FORT WORTH, Texas— Relying on cholesterol levels alone to pinpoint who’s at risk for heart disease may not be enough, according to a paper to be published in this week’s New England Journal of Medicine.
Study authors, including researchers at the University of North Texas Health Science Center, measured C-reactive protein levels, along with cholesterol levels, to gain insight into who can benefit from preventive drug therapy. The study showed that statin drug therapy may help prevent coronary events in people who have elevated C-reactive protein values but whose baseline levels of LDL cholesterol are considered normal. If confirmed in additional studies, the results may provide persuasive evidence for measuring both C-reactive protein and blood lipids in healthy adults.
Results are based on further analysis of the Air Force/Texas Coronary Atherosclerosis Prevention Study (AFCAPS/TexCAPS), a primary prevention trial of Merck and Co.’s cholesterol-lowering drug Mevacor“ (lovastatin). Researchers studied whether study participants with elevated C-reactive protein levels but no hyperlipidema benefited from taking the drug.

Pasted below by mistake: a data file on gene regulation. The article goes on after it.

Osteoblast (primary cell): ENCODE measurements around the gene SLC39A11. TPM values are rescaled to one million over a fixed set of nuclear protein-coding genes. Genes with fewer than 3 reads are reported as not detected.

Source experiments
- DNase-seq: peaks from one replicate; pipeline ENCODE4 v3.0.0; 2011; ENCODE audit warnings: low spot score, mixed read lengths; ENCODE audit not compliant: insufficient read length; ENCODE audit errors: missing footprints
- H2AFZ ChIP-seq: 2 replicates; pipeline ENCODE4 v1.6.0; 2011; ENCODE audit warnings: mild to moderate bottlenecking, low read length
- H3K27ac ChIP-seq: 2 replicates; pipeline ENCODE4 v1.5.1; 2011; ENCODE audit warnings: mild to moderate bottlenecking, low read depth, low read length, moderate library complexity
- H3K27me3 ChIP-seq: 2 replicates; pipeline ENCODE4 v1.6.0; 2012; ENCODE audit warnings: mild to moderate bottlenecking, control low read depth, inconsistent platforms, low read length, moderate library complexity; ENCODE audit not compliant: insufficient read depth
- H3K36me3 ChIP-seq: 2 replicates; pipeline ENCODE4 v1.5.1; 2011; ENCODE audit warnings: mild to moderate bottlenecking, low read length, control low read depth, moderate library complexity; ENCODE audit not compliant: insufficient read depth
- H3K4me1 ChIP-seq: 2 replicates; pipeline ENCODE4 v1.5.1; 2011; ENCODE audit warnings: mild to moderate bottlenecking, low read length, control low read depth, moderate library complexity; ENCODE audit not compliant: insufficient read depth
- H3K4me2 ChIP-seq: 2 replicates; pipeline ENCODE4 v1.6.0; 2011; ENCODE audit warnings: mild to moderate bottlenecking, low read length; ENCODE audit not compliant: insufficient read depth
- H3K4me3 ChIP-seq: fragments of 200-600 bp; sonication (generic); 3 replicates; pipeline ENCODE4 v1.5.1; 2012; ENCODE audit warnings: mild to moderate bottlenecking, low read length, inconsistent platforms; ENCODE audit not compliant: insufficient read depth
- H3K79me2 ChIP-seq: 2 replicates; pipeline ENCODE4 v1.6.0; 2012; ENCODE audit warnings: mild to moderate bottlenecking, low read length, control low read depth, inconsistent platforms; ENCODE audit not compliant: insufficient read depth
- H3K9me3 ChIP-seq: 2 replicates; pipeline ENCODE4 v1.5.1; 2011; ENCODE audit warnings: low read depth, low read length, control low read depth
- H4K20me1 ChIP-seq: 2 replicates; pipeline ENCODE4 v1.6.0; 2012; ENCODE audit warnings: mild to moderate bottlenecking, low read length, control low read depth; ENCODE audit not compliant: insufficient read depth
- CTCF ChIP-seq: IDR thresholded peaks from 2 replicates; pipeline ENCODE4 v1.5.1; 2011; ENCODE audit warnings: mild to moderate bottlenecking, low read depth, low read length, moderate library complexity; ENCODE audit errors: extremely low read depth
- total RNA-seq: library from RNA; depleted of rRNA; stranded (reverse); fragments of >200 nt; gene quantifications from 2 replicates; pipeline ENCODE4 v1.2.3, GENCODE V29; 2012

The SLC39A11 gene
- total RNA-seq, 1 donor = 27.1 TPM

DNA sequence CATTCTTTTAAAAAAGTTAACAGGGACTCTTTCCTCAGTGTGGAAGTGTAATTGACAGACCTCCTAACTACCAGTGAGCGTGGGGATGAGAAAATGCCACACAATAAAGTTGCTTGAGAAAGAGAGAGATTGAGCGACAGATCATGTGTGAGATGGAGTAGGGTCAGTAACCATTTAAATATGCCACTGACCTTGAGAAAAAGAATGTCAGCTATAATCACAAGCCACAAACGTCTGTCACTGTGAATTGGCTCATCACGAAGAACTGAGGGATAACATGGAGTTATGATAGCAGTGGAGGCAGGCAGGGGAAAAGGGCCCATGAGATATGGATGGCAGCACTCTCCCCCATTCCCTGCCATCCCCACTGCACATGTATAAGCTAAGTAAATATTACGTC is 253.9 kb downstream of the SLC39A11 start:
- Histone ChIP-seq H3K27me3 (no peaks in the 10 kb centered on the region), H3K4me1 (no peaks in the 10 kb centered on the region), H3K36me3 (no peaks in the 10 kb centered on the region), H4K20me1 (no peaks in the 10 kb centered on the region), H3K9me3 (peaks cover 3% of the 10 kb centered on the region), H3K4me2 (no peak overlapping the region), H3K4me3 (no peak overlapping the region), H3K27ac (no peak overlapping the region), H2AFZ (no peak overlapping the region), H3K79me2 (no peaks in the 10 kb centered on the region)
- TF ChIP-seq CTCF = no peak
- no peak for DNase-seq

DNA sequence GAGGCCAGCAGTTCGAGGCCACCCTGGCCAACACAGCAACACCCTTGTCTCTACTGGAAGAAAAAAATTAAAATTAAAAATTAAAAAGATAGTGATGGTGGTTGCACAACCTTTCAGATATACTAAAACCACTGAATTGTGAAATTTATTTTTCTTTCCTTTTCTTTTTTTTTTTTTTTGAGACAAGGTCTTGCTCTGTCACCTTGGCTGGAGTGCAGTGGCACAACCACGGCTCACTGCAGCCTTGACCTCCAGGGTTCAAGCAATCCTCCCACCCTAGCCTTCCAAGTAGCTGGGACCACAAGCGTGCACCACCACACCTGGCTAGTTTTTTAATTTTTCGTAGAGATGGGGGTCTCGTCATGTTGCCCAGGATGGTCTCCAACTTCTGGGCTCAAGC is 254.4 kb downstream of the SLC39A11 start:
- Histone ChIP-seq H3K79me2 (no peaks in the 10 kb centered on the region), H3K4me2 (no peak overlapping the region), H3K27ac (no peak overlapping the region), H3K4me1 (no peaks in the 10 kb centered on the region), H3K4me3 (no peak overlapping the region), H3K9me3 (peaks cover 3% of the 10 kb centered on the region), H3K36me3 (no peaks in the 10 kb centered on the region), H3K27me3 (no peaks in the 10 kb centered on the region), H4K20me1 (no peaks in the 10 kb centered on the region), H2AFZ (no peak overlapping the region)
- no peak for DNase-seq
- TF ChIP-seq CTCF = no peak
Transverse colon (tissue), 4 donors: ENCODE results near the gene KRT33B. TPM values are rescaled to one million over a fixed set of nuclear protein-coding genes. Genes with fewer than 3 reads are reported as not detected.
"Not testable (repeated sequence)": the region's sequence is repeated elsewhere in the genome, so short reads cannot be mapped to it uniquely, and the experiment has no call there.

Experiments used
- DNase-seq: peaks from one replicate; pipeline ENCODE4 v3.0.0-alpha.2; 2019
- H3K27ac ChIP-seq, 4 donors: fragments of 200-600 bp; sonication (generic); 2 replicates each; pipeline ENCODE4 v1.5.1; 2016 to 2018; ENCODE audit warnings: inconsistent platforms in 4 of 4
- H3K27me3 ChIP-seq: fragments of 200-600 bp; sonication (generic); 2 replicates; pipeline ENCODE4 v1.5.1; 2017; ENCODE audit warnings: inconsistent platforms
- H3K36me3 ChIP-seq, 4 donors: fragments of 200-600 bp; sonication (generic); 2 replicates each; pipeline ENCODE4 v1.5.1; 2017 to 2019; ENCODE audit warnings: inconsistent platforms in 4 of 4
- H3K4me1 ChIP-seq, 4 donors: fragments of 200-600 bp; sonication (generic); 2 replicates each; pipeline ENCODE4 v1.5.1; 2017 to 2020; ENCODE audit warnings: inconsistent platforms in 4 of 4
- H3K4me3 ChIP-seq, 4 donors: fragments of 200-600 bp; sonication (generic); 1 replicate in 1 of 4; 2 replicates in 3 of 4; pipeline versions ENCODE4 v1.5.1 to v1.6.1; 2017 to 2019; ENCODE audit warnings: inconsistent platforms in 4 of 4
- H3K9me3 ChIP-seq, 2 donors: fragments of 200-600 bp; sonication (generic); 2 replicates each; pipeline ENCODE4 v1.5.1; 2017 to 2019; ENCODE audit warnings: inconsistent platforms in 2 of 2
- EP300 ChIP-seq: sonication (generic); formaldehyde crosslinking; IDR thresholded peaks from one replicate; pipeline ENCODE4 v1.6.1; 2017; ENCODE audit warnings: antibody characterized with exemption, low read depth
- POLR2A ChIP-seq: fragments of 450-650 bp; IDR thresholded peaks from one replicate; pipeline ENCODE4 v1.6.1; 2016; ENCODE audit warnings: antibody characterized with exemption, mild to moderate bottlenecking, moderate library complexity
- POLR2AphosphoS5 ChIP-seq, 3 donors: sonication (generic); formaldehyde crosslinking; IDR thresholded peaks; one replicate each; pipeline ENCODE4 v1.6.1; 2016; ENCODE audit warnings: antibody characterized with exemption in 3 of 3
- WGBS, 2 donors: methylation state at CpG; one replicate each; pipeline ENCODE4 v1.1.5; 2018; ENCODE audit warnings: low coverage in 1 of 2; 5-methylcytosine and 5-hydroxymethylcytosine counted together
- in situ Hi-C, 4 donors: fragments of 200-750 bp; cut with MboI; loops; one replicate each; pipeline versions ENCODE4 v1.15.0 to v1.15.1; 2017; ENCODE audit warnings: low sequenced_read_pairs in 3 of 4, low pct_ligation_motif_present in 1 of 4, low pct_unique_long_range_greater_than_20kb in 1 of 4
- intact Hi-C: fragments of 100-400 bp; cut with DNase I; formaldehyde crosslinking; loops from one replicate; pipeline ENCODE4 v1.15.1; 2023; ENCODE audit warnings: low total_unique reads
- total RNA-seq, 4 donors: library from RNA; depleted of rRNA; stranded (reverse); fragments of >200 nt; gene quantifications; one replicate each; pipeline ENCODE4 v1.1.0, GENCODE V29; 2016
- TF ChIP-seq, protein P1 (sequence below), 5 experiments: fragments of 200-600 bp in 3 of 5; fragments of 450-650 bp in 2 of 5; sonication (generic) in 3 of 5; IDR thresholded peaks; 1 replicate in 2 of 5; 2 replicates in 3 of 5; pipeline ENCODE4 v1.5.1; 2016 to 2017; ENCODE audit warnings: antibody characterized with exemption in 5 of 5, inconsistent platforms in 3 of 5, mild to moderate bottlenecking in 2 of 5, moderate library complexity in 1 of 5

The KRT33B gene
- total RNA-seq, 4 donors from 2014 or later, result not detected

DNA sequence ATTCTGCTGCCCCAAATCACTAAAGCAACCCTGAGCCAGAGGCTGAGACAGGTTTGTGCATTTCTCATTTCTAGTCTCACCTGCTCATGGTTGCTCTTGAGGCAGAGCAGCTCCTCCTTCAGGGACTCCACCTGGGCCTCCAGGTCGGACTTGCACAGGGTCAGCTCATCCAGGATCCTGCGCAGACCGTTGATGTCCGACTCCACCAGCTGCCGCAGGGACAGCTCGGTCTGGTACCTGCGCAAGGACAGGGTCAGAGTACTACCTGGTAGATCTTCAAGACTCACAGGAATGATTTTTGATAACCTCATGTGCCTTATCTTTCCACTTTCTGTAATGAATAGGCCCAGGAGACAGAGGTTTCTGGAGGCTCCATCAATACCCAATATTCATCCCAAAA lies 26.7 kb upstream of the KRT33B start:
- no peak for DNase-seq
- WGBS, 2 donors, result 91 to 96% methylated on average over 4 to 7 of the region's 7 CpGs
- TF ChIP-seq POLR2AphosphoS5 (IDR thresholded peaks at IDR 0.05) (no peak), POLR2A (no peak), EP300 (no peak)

The AFCAPS/TexCAPS was conducted between 1990 and 1998 at the UNT Health Science Center in Fort Worth and the Wilford Hall Medical Center at Lackland Air Force Base in San Antonio.
Michael Clearfield, D.O., chief of internal medicine at the UNT Health Science Center, served as principal investigator for the TexCAPS study. Stephen Weis, D.O., professor of internal medicine, was a co-investigator for the study.
"Half the people who develop heart disease have a cholesterol level that is considered to be normal and many do not have other identified risk factors," said Dr. Clearfield. "We now have a way to better identify apparently healthy people who can benefit from preventive treatment."
AFCAPS/TexCAPS included 6,605 participants whose average cholesterol levels were 221 at baseline and had average HDL cholesterol levels of 37. Between 1990 and 1998, a total of 2,868 participants took part in the study through the TexCAPS clinics located on the health science center’s campus in Fort Worth’s cultural district. The remaining participants were studied in San Antonio.
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